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Genetic influence on four- and five-gaited Icelandic horses

Last changed: 02 February 2018
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The Icelandic horse is a breed known mainly for its ability to perform the ambling four-beat gait 'tölt' and the lateral two-beat gait pace. The natural ability of the breed to perform these alternative gaits is highly desired by breeders. Therefore, the discovery that a nonsense mutation (C>A) in the DMRT3 gene was the main genetic factor for horses' ability to perform gaits in addition to walk, trot and canter was of great interest.

Although several studies have demonstrated that homozygosity for the DMRT3 mutation is important for the ability to pace, only about 70% of the homozygous mutant (AA) Icelandic horses are reported to pace.

The aim of the study was to genetically compare four- and five-gaited (i.e. horses with and without the ability to pace) AA Icelandic horses by performing a genomewide association (GWA) analysis. All horses (n = 55) were genotyped on the 670K Axiom Equine Genotyping Array, and a GWA analysis was performed using the GENABEL package in R. No SNP demonstrated genome-wide significance, implying that the ability to pace goes beyond the presence of a single gene variant.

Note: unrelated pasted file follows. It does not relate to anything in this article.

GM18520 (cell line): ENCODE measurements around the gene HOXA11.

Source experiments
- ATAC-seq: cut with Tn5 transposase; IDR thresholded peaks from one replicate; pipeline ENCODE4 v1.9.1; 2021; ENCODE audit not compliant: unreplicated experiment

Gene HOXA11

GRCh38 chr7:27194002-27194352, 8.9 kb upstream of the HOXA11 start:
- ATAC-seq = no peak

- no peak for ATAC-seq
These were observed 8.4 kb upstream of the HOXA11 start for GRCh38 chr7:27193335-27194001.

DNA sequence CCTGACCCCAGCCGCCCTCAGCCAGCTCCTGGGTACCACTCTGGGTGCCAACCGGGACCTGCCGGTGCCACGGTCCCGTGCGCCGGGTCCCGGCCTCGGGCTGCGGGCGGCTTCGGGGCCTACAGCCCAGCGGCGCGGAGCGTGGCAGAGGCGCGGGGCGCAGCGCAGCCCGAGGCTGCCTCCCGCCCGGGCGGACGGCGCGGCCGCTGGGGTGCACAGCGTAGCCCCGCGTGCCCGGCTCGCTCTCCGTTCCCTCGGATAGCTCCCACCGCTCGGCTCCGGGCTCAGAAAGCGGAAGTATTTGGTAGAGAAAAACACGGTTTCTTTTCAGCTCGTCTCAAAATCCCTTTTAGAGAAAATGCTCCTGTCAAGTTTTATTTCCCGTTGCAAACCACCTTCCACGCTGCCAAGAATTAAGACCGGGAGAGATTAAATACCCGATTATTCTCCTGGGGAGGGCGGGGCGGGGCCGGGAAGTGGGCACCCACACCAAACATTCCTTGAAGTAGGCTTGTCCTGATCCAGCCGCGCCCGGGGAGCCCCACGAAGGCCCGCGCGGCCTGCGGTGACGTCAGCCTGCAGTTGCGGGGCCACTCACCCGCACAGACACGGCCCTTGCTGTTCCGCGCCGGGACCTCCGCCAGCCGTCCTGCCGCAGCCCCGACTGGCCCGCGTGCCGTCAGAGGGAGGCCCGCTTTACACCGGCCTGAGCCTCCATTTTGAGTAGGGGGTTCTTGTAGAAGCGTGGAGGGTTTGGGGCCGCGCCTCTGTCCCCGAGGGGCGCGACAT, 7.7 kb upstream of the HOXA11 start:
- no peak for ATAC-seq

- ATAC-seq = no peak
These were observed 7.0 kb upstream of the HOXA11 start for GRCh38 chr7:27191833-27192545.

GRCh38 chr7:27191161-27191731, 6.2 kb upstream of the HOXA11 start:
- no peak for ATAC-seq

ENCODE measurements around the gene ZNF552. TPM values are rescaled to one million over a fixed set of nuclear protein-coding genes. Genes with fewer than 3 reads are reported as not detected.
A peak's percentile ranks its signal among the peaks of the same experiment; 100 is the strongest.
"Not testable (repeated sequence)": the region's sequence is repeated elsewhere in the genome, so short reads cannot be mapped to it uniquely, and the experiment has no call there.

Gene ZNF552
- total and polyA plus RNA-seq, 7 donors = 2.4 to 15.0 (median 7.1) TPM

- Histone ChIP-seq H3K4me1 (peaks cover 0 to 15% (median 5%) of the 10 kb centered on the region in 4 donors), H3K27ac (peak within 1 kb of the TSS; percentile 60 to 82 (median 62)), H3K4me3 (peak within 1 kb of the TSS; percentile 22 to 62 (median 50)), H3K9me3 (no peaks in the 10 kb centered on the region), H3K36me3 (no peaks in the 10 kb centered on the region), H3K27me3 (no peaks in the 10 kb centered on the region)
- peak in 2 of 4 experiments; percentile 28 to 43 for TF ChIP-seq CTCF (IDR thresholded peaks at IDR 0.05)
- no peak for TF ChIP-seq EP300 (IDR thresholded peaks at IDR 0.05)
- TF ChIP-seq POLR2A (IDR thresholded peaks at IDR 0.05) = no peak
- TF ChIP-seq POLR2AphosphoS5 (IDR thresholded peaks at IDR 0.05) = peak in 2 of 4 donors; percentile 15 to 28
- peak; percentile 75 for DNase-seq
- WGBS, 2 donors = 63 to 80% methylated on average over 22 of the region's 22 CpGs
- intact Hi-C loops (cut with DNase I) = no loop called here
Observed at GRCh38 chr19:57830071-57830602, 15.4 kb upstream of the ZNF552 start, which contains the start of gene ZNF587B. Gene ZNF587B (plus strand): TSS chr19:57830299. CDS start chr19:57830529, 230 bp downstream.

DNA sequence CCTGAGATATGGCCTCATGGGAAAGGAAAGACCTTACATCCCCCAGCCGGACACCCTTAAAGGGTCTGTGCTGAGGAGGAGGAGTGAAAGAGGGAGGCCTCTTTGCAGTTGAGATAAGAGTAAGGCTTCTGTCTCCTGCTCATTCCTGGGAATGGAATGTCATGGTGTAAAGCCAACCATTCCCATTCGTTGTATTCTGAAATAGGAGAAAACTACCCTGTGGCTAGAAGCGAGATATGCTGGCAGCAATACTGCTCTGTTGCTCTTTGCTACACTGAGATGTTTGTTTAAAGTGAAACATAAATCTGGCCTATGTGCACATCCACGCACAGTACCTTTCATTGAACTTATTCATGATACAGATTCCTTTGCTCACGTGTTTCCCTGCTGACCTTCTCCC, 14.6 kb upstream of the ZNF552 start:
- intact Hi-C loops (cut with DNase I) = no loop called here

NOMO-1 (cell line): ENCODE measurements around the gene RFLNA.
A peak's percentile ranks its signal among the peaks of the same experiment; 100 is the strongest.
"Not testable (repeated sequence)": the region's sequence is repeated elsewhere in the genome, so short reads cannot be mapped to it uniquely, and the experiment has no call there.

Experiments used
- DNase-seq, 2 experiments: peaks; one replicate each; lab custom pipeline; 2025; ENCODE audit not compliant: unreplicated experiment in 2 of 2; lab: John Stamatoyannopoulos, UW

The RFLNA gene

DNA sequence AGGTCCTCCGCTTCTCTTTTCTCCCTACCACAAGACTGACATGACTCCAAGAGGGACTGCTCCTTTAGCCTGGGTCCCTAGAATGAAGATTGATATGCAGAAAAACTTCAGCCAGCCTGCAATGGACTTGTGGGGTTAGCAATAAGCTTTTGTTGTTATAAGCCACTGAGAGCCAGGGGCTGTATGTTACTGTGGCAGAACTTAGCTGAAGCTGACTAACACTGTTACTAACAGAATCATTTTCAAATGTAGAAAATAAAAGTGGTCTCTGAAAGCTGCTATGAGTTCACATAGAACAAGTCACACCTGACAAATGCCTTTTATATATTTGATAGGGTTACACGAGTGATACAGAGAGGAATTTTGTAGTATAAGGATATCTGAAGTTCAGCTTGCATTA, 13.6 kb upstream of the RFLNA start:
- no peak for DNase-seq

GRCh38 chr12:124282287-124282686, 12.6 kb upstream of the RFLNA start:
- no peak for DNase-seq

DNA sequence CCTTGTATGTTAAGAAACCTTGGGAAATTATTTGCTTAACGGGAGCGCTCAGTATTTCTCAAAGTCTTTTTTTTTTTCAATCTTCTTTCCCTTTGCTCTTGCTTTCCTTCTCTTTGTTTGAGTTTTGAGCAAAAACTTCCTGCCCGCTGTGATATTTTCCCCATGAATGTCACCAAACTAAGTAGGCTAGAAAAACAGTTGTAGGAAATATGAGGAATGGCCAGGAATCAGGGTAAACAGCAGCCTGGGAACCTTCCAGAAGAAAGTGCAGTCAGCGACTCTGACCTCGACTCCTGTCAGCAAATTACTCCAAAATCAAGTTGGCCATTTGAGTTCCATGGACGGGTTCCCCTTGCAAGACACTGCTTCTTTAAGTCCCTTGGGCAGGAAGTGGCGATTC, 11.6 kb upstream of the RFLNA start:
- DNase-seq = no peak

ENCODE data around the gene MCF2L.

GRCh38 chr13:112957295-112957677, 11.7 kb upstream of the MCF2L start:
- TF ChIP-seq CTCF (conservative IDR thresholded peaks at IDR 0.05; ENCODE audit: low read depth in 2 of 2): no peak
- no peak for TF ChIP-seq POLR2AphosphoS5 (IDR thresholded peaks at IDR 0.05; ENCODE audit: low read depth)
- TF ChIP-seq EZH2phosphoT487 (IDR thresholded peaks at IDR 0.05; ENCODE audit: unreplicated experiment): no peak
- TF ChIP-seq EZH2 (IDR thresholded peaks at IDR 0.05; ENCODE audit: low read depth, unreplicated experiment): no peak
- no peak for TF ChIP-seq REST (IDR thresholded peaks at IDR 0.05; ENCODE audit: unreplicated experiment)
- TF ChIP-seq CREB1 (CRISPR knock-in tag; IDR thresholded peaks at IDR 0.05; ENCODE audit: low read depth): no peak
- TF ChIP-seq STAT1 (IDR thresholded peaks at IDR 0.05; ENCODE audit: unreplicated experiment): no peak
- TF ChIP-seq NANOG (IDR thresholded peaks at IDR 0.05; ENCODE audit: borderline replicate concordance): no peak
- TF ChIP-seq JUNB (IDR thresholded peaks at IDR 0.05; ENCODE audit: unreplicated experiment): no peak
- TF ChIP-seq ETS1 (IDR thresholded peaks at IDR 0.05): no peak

Despite its limitations, the current study provides additional information regarding the genetic complexity of pacing ability in horses. However, to fully understand the genetic differences between four- and five-gaited AA horses, additional studies with larger sample materials and consistent phenotyping are needed.

Link to the publication

http://onlinelibrary.wiley.com/doi/10.1111/age.12610/epdf

Reference

Jäderkvist Fegraeus, K., Hirschberg, I., Árnason, T., Andersson, L., Velie, B. D., Andersson, L. S. and Lindgren, G. (2017), To pace or not to pace: a pilot study of four- and five-gaited Icelandic horses homozygous for the DMRT3 'Gait Keeper' mutation. Anim Genet, 48: 694–697. doi:10.1111/age.12610